15. Meta-analysis of peripheral blood gene expression modules for COPD phenotypes.

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    Dominik Reinhold

    Full Text Available Chronic obstructive pulmonary disease (COPD occurs typically in current or former smokers, but only a minority of people with smoking history develops the disease. Besides environmental factors, genetics is an important risk factor for COPD. However, the relationship between genetics, environment and phenotypes is not well understood. Sample sizes for genome-wide expression studies based on lung tissue have been small due to the invasive nature of sample collection. Increasing evidence for the systemic nature of the disease makes blood a good alternative source to study the disease, but there have also been few large-scale blood genomic studies in COPD. Due to the complexity and heterogeneity of COPD, examining groups of interacting genes may have more relevance than identifying individual genes. Therefore, we used Weighted Gene Co-expression Network Analysis to find groups of genes (modules that are highly connected. However, module definitions may vary between individual data sets. To alleviate this problem, we used a consensus module definition based on two cohorts, COPDGene and ECLIPSE. We studied the relationship between the consensus modules and COPD phenotypes airflow obstruction and emphysema. We also used these consensus module definitions on an independent cohort (TESRA and performed a meta analysis involving all data sets. We found several modules that are associated with COPD phenotypes, are enriched in functional categories and are overrepresented for cell-type specific genes. Of the 14 consensus modules, three were strongly associated with airflow obstruction (meta p ≤ 0.0002, and two had some association with emphysema (meta p ≤ 0.06; some associations were stronger in the case-control cohorts, and others in the cases-only subcohorts. Gene Ontology terms that were overrepresented included "immune response" and "defense response." The cell types whose type-specific genes were overrepresented in modules (p < 0.05 included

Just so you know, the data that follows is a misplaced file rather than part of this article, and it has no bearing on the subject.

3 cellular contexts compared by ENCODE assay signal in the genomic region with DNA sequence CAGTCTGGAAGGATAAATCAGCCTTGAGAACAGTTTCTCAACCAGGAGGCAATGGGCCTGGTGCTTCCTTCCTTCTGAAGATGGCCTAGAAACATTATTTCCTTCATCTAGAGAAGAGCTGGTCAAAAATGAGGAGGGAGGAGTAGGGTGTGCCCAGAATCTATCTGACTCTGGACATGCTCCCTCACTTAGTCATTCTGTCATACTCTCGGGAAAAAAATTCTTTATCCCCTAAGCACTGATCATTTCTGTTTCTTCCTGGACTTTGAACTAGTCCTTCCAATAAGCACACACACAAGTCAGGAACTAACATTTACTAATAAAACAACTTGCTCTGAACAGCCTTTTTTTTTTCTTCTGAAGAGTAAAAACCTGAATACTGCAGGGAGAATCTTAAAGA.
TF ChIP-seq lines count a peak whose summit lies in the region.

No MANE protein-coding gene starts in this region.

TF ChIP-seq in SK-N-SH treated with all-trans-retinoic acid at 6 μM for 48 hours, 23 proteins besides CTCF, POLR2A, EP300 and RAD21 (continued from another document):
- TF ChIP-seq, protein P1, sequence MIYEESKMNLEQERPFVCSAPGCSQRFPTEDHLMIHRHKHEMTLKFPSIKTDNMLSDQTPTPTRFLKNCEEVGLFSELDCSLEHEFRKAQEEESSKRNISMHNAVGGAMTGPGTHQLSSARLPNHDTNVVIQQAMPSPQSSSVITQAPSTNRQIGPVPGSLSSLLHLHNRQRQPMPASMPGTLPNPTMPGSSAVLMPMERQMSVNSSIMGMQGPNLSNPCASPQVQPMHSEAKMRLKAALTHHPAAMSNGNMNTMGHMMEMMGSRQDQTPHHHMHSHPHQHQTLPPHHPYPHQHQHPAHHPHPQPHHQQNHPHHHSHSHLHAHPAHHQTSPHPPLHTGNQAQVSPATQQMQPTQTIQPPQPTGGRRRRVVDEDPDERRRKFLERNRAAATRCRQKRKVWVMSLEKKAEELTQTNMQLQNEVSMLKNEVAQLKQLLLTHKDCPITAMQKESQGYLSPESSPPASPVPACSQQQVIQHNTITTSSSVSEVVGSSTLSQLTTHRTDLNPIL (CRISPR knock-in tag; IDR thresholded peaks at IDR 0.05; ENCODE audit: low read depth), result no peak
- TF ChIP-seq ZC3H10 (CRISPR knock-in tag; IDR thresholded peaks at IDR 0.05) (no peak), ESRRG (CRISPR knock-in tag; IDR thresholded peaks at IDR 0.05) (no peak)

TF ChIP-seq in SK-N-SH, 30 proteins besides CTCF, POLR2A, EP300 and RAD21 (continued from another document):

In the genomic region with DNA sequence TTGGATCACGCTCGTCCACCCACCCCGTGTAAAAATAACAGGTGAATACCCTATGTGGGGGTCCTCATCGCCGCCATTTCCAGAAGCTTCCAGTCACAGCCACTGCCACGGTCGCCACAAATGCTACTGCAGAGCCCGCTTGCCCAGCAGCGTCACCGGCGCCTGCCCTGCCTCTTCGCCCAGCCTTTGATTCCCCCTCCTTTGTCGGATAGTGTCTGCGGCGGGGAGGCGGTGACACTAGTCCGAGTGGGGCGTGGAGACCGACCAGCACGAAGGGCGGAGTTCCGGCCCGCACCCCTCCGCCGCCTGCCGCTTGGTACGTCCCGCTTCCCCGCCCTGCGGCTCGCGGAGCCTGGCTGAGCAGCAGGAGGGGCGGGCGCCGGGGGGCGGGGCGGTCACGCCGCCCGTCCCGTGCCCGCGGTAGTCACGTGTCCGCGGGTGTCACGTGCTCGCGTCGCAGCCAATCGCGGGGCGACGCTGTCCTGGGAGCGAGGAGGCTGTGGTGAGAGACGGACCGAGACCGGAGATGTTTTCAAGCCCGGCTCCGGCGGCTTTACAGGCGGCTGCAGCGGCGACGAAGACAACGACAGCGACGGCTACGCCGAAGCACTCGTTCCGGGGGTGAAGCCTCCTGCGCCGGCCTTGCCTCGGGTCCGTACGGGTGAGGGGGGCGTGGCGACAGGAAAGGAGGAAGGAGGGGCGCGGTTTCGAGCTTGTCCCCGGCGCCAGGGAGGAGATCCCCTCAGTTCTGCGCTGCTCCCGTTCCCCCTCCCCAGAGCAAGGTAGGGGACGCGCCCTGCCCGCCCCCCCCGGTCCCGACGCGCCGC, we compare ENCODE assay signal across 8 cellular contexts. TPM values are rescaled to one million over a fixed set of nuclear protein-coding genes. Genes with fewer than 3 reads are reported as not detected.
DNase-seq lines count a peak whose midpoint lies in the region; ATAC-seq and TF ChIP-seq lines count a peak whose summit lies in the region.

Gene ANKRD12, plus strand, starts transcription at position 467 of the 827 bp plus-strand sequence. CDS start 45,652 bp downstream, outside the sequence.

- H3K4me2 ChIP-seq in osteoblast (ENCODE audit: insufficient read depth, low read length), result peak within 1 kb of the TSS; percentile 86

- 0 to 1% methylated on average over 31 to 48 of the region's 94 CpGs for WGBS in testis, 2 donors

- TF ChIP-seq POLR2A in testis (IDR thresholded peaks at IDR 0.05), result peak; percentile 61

16. Microsatellites in the Eukaryotic DNA Mismatch Repair Genes as Modulators of Evolutionary Mutation Rate

    Science.gov (United States)

    Chang, Dong Kyung; Metzgar, David; Wills, Christopher; Boland, C. Richard

    2003-01-01

    All "minor" components of the human DNA mismatch repair (MMR) system-MSH3, MSH6, PMS2, and the recently discovered MLH3-contain mononucleotide microsatellites in their coding sequences. This intriguing finding contrasts with the situation found in the major components of the DNA MMR system-MSH2 and MLH1-and, in fact, most human genes. Although eukaryotic genomes are rich in microsatellites, non-triplet microsatellites are rare in coding regions. The recurring presence of exonal mononucleotide repeat sequences within a single family of human genes would therefore be considered exceptional.

  17. Revealing targeted therapy for human cancer by gene module maps

    NARCIS (Netherlands)

    Wong, David J.; Nuyten, Dimitry S. A.; Regev, Aviv; Lin, Meihong; Adler, Adam S.; Segal, Eran; van de Vijver, Marc J.; Chang, Howard Y.

    2008-01-01

    A major goal of cancer research is to match specific therapies to molecular targets in cancer. Genome-scale expression profiling has identified new subtypes of cancer based on consistent patterns of variation in gene expression, leading to improved prognostic predictions. However, how these new

  18. A fuzzy network module extraction technique for gene expression data

    Indian Academy of Sciences (India)

    2014-05-01

    May 1, 2014 ... tion. Therefore, in this study, the structural properties of the co-expression network inferred from gene expression microarray data were compared with the topological prop- erties of the known, well-established network data of the same organism. We use a Web application called. topoGSA (Glaab et al.

  19. Coronavirus gene 7 counteracts host defenses and modulates virus virulence.

    Science.gov (United States)

    Cruz, Jazmina L G; Sola, Isabel; Becares, Martina; Alberca, Berta; Plana, Joan; Enjuanes, Luis; Zuñiga, Sonia

    2011-06-01